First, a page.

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EVAIN v. CONLISK

July 13, 1973

WANDA JEAN EVAIN, BY HER GRANDFATHER AND NEXT FRIEND, CLAYTON WEBB, PLAINTIFF,
v.
JAMES CONLISK, SUPERINTENDENT OF POLICE ET AL., DEFENDANTS.



The opinion of the court was delivered by: Marovitz, District Judge.

MEMORANDUM OPINION

Motion To Dismiss

The plaintiff, Wanda Jean Evain, by her grandfather and next friend brings this cause of action seeking damages pursuant to 28 U.S.C. § 1343 alleging a deprivation of her civil rights under 42 U.S.C. § 1983 and 1988 and a denial of her equal protection and 14th amendment rights and a denial of rights, privileges and immunities as a citizen of the United States and the State of Illinois.

Plaintiff alleges that on April 6, 1968 at 6437 South Halsted Street in the City of Chicago, one or more of the individually named Police Officers shot and killed her father, Clayton Webb, Jr. Plaintiff contends that as a result of this death she has suffered a deprivation of her civil rights and equal protection of the laws e.g., pain and suffering, mental anguish and loss of love, care, affection and financial support. To redress this alleged wrong, plaintiff seeks damages from defendants individually and in their official capacity totaling $1,200,000.

The defendants, by way of a Motion To Dismiss, have taken the position that the plaintiff does not have standing to bring this cause of action, since the only enforceable claim available to plaintiff would be under the provisions of the Illinois Wrongful Death Statute. Defendants contend that under these provisions, plaintiff has failed to qualify as an executor of the estate of the deceased and has failed to comply with the two year filing condition of liability, this suit having been brought almost five years after the occurrence of the death.

In addition, defendants assert that the damages sought by plaintiff are not recoverable in a wrongful death action, that Superintendent Conlisk can not be held liable under 42 U.S.C. § 1983 and 1988 under the doctrine of respondeat superior and that the City of Chicago is not a "person" within the meaning of 42 U.S.C. § 1983.

The plaintiff in answer to the defendants Motion To Dismiss, argues that her cause of action is not brought under the Illinois Wrongful Death Statute but is an independently cognizable action for the deprivation of her civil rights. The plaintiff further answers that since the cause of action is brought in her own right a five year statute of limitations applies and the damages sought may be recovered.

Defendants have filed a second reply to plaintiffs Answer to the Motion To Dismiss and now contend that even if the plaintiff's cause of action is not brought as a Wrongful Death Action, the cause must still be dismissed since the plaintiff can not show any deprivation of her rights. Assuming the death of her father was as a result of a deprivation of his civil rights, the defendants contend plaintiff can not show any illegal action as to her and as a consequence her cause of action must fail.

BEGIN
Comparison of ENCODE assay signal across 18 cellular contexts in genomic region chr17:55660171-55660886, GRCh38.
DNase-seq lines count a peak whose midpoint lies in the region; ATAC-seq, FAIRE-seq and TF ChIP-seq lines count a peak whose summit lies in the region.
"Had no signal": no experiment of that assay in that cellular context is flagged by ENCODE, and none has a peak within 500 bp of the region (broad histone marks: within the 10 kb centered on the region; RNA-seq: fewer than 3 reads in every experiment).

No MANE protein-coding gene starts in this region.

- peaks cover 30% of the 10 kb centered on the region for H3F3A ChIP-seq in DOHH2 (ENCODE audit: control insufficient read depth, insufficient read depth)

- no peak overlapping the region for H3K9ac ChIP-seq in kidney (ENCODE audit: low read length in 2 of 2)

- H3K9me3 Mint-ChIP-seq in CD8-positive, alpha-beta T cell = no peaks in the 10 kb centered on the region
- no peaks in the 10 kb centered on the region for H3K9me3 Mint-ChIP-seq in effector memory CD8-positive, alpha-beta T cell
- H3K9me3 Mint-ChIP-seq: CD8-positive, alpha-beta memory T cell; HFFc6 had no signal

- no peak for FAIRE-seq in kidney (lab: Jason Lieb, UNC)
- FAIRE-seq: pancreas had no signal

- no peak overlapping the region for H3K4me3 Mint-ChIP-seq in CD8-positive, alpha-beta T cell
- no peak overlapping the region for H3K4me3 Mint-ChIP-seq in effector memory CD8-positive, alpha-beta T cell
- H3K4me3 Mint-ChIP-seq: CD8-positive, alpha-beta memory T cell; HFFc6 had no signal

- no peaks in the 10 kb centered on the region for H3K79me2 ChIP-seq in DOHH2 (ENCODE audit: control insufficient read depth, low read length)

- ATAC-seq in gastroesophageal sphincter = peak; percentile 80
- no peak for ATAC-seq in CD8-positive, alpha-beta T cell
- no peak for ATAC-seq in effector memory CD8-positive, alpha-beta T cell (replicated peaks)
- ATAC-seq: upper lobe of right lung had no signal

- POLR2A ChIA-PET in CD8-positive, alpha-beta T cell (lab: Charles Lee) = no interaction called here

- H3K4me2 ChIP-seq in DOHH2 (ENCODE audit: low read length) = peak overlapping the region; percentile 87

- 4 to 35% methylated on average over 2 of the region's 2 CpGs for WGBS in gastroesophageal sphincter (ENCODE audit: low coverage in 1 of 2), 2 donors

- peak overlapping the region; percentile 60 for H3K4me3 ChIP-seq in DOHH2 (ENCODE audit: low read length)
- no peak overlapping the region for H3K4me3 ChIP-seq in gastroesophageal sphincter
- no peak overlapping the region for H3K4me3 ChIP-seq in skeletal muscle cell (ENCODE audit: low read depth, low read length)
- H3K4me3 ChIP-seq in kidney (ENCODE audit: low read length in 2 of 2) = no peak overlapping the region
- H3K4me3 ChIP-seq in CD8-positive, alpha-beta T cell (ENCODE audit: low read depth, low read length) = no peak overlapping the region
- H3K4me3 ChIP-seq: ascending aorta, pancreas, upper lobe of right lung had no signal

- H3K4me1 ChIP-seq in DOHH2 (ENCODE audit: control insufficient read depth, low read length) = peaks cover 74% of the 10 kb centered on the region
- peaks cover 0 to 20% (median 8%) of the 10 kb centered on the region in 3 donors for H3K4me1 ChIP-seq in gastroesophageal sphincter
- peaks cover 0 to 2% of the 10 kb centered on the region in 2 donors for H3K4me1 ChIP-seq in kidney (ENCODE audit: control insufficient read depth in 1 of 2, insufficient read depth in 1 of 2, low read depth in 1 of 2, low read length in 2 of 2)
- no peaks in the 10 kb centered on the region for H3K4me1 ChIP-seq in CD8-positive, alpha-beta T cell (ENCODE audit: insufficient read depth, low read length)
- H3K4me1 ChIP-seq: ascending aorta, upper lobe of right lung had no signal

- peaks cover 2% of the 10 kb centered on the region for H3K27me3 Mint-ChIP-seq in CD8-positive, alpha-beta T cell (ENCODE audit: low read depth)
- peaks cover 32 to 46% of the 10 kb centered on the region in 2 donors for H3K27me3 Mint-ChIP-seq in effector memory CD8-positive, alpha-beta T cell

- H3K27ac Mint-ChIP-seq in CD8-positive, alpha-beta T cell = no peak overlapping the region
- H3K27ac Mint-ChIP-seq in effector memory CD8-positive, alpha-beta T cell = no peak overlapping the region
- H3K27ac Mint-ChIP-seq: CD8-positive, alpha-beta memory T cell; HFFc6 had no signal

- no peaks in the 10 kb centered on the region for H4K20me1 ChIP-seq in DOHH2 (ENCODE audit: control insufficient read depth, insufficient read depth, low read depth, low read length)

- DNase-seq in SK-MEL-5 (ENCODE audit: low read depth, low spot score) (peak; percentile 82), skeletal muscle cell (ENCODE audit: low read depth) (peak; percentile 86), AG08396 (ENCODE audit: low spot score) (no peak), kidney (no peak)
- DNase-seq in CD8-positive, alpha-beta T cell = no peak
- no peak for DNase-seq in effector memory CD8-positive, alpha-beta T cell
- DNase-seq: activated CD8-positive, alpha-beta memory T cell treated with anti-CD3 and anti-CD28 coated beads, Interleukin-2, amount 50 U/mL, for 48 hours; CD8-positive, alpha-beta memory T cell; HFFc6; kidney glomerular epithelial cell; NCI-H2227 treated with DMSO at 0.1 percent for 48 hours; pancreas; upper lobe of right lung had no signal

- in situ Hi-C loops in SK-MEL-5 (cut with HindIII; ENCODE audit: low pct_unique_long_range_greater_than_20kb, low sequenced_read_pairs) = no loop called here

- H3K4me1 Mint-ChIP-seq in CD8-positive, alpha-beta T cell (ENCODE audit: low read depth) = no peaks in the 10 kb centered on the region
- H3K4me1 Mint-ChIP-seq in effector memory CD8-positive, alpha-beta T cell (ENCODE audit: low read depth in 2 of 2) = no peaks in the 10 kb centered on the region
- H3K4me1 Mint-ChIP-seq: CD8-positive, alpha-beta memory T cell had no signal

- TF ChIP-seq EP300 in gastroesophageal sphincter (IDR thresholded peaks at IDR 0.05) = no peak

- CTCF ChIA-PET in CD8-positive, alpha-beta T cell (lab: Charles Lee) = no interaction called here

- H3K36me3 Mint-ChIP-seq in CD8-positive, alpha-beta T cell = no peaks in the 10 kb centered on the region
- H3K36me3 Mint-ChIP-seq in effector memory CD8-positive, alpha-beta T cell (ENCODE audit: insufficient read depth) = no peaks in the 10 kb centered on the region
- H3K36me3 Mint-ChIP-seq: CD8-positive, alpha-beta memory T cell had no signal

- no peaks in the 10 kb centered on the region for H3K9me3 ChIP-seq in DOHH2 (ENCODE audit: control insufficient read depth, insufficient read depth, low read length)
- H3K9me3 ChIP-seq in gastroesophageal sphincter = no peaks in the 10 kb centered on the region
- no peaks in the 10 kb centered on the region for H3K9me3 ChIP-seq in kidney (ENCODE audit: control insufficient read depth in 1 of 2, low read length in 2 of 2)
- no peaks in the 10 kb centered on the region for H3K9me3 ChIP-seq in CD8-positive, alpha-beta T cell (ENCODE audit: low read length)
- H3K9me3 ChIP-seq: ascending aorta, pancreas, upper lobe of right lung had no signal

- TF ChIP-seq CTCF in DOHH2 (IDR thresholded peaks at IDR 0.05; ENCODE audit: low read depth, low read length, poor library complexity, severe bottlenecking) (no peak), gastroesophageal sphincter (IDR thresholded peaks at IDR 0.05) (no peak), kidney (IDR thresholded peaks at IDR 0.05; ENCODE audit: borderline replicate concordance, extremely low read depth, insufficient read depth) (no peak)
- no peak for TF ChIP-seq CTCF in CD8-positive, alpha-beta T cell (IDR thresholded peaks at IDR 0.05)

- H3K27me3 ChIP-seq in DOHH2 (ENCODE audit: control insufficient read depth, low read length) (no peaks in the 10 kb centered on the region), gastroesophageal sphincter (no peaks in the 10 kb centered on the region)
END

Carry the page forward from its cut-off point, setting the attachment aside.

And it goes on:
Taking the plaintiff's allegations as true for purposes of defendant's Motion To Dismiss, the Court must decide if as a result of the alleged illegal and willful killing of plaintiff's father, she has been deprived of her civil rights. Before reaching this issue, however, it is necessary to consider who can claim official immunity and who are the proper parties in this case.

The plaintiffs have brought suit against the City of Chicago, a Municipal Corporation, James Conlisk, Superintendent of Police and Police Officers Clement Skalski, Roman Kugelman, Joseph Cipich, Michael O'Clock, John Doe and Richard Roe, individually and in their official capacity. On the Court's own motion, defendant, City of Chicago, has been dismissed under the considerations of municipal immunity. In addition, we find it necessary to dismiss defendant Conlisk absent a showing of his personal involvement in the alleged injury suffered by the plaintiff.

This Court has recently considered the doctrine of municipal immunity and the immunity of supervisory personnel in Boyd v. Adams, No. 73 C 403, 364 F. Supp. 1180, decided on June 29, 1973. In an extensive opinion, we commented upon the most recent Supreme Court decisions and found:

  The United States Supreme Court, therefore, has
  interpreted 42 U.S.C. § 1983 and 1988 in terms of
  municipal liability to prevent suits against such
  political subdivisions whether for damages or
  equitable relief in all cases, thereby granting
  full immunity under these sections. Boyd v. Adams,
  No. 73 C 403, Memorandum Opinion, p. 1184.
  (N.D.Ill. June 29, 1973)

In addition, we found:

  Thus, without direct action causing injury to the
  plaintiff supported by allegations of the same,
  defendant Conlisk can not be sued as a proper
  defendant under 42 U.S.C. ยง 1981 et seq. Boyd v.
  Adams, No. 73 C ...

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